Can't go without including TS Eliot's famous words on the New Year from his 'Quartet' piece, saying how the New Year comes with a sort of blank slate. Everything will be different from here on in. We all have a right to a new start.

'For last year's words belong to last year's language
And next year's words await another voice.
And to make an end is to make a beginning.'

Indeed.  New beginnings. Blank slates. The gateway to the future opening before us, the past a grey blur, the future gold and beckoning, ripe, prosperous, possible. Goodbye to the old, hello to the new or 'Ring out the false/ring in the true' as Tennyson put it. 

Whatever that may be to you, I wish you well with it. And may all your 2014 dreams flare into being. For as WS Mervin notes in the poem below, they are all still completely 'possible'. Everything is.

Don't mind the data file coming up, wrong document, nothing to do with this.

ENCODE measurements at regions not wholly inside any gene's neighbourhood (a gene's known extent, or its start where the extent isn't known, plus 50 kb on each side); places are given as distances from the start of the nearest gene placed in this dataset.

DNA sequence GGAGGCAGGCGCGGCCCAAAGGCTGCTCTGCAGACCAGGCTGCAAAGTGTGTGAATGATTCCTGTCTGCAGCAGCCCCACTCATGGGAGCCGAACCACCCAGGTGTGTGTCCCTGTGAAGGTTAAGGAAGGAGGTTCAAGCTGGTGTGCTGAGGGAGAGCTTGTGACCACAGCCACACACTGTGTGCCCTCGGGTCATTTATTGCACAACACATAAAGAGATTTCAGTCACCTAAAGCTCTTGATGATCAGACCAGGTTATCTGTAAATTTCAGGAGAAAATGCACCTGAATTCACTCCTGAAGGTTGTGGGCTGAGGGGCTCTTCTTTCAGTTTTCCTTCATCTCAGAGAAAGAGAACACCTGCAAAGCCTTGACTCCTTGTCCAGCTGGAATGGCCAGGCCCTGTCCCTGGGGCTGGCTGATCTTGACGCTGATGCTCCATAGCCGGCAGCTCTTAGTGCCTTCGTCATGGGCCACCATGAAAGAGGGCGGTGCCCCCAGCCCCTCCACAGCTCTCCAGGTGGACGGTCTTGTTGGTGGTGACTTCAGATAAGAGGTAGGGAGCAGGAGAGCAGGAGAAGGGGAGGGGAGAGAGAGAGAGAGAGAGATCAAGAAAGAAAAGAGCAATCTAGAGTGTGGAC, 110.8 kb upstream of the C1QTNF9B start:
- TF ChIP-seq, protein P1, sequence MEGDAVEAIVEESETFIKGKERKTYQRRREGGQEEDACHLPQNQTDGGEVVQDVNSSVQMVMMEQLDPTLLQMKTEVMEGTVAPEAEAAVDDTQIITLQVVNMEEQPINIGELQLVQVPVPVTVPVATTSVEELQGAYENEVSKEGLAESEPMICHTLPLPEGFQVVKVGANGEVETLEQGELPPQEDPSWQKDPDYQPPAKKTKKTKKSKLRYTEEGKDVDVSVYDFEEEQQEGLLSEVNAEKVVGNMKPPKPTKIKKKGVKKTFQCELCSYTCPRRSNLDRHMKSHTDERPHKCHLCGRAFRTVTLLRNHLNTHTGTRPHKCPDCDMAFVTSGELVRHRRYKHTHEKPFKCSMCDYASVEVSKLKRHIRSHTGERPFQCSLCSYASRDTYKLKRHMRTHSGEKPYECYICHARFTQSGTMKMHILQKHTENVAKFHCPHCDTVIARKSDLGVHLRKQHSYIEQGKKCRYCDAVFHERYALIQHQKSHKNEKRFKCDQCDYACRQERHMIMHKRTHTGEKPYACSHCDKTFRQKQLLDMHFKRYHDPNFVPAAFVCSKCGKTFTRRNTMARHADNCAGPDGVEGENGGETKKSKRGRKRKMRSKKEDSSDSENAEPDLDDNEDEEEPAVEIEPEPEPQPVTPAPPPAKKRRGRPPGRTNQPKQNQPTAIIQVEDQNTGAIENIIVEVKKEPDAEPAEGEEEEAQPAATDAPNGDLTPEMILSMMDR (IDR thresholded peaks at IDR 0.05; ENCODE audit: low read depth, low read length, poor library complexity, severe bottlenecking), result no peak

Happy New Year, 



To the New Year - WS Mervin
With what stillness at last
you appear in the valley
your first sunlight reaching down
to touch the tips of a few
high leaves that do not stir
as though they had not noticed
and did not know you at all
then the voice of a dove calls
from far away in itself
to the hush of the morning

so this is the sound of you
here and now whether or not
anyone hears it this is
where we have come with our age
our knowledge such as it is
and our hopes such as they are
invisible before us
untouched and still possible